Once you hit 60, you should have already made significant changes to your diet. If you have already reached this milestone but haven’t yet updated your diet plan, now is definitely the time to do it. The median age for a cancer diagnosis is 66 years old, making it worthwhile to start a new eating plan soon to prevent serious disease.
How Should My Diet Change as I Get Older?
As you get older, you need to focus on foods that will assist with the particular problems you’re facing. If you are losing muscle mass, for example, you need to fuel up on protein and healthy fats. Eggs are a great source. Certain individuals may also require more fiber in their diets. The digestive tract relies on this nutrient to operate efficiently. Lentils, kidney beans, artichokes, oats, and raspberries are worthwhile sources.
If your red blood cell count is low, you’ll want to consume foods rich in Vitamin A, such as leafy greens, sweet potatoes, carrots, and grapefruit. You will also want to boost your body’s ability to absorb Vitamin B12 because this particular vitamin is necessary for forming red blood cells in the first place. Poultry, eggs, dairy, and fish are all excellent sources.
Can I Counteract the Effects of a Bad Diet?
Suddenly changing to a good diet does not automatically counteract years and years of poor eating habits. However, it will begin to have positive impacts on your mind and body, and can help improve symptoms you’ve been experiencing. You may not be able to reverse a disease you now have, but you can minimize symptoms and prevent further illness by changing your diet for the better.
It is important to note that you may not feel well for the first week or two after making changes and sticking with them. Your body needs time to adjust to the new foods you’re eating. In the meantime, you may experience headaches, loose stools, stomach cramps, mood changes, and sleep disturbances. Once your body adjusts, these issues should dissipate and you will feel much better going forward.
Seek Additional Guidance From The Joint Chiropractic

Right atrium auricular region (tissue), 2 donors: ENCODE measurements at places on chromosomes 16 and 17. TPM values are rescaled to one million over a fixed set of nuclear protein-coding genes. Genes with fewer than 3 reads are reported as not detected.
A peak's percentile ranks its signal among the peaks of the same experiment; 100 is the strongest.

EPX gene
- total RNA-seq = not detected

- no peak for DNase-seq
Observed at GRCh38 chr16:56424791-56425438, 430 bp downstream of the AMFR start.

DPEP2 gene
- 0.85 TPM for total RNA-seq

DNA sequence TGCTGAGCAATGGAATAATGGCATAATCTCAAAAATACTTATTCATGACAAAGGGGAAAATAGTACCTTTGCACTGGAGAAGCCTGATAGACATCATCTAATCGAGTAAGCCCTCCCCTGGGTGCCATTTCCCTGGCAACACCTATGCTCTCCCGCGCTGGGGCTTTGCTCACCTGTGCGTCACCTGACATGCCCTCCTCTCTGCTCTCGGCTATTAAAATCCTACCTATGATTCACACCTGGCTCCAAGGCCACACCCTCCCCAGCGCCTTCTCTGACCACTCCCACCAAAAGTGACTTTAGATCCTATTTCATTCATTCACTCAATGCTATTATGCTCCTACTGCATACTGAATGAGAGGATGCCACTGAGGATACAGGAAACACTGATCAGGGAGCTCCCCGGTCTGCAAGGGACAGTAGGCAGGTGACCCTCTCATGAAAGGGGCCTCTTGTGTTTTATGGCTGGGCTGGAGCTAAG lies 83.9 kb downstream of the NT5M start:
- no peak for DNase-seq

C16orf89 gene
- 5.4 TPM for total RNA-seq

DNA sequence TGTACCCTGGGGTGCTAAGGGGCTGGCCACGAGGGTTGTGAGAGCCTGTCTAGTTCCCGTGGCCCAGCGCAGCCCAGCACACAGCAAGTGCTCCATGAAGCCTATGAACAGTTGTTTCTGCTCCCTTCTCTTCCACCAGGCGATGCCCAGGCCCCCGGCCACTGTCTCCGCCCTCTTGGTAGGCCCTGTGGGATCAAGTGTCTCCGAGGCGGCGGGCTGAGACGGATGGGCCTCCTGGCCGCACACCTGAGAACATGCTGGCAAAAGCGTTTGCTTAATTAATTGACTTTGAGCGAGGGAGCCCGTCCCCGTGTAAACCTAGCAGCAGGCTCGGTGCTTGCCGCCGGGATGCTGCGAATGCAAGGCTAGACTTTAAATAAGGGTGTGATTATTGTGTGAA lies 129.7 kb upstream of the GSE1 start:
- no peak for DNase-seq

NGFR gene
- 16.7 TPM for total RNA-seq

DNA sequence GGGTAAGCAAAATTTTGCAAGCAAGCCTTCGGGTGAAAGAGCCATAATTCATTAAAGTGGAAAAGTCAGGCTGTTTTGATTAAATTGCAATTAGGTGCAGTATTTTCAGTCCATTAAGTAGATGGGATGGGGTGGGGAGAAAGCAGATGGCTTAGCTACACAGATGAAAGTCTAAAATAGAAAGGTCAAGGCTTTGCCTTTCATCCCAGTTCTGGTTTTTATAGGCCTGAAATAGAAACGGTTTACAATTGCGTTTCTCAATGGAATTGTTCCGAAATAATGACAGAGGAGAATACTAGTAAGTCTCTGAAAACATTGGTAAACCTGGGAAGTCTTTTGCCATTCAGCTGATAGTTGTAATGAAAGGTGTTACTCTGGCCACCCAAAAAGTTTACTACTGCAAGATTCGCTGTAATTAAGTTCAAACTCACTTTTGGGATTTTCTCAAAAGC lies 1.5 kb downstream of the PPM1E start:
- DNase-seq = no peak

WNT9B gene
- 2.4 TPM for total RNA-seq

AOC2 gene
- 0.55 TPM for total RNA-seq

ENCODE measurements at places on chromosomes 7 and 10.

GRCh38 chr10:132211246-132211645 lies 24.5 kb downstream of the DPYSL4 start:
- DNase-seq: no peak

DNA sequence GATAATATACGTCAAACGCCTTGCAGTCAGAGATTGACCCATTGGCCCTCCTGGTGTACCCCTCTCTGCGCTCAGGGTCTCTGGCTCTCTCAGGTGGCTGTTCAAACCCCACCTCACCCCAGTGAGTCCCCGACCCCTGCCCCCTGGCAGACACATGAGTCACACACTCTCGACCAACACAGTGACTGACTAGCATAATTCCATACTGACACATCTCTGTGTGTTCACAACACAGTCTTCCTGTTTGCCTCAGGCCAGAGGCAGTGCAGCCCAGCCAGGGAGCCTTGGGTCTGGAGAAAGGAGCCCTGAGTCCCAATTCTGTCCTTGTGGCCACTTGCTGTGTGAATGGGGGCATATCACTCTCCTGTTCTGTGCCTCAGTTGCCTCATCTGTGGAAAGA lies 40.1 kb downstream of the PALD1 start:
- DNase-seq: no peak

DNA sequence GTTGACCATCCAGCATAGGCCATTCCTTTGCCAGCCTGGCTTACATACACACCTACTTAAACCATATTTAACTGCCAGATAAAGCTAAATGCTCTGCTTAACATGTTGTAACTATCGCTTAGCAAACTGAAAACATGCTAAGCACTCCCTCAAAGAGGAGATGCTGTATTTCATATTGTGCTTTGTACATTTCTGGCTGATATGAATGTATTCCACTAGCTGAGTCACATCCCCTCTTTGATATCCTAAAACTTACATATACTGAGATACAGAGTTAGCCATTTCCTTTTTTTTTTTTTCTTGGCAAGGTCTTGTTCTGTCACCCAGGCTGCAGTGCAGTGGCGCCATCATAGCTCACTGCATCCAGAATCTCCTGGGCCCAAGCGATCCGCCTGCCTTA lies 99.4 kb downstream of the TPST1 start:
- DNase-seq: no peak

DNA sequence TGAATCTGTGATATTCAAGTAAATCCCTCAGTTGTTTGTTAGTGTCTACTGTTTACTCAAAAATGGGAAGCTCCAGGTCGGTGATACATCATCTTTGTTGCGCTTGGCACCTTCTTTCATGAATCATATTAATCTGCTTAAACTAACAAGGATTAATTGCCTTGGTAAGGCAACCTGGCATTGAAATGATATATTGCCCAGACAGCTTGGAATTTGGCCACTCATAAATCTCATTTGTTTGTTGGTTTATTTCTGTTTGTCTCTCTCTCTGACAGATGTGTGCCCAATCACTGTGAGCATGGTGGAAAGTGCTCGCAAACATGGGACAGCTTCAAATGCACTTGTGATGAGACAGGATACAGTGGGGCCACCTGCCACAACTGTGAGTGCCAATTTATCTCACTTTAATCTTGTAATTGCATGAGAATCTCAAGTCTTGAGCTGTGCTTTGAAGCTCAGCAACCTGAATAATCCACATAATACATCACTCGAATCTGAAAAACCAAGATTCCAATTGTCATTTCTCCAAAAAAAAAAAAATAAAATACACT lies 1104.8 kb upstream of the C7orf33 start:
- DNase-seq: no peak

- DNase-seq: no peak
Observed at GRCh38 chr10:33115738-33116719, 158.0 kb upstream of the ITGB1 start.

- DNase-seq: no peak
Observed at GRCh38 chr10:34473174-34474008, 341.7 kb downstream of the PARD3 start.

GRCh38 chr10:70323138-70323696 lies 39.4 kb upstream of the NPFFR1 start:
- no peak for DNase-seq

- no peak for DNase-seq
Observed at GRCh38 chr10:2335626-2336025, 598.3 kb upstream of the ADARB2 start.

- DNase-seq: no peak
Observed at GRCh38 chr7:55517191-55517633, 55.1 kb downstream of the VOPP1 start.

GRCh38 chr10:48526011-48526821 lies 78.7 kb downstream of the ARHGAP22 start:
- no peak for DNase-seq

Your diet should most definitely change as you age, but that isn’t the only consideration you’ll need to make. Healthy eating needs to be paired with an active lifestyle if you have any hope of maintaining your well-being into your retirement years. Movement -- any kind of movement -- is important and a good start if your exercise program is lacking. With chiropractic care also part of your routine, your joints will remain as limber as possible. If you are looking to age well, seek care and additional guidance from your local healthcare providers, the chiropractors at The Joint Chiropractic.
The information, including but not limited to, text, graphics, images and other material contained on this page are for informational purposes only. The purpose of this post is to promote broad consumer understanding and knowledge of various health topics, including but not limited to the benefits of chiropractic care, exercise and nutrition. It is not intended to provide or be a substitute for professional medical advice, diagnosis or treatment. Always seek the advice of your chiropractor, physician or other qualified health care provider with any questions you may have regarding a medical condition or treatment and before undertaking a new health care regimen, and never disregard professional medical advice or delay in seeking it because of something you have read on this page.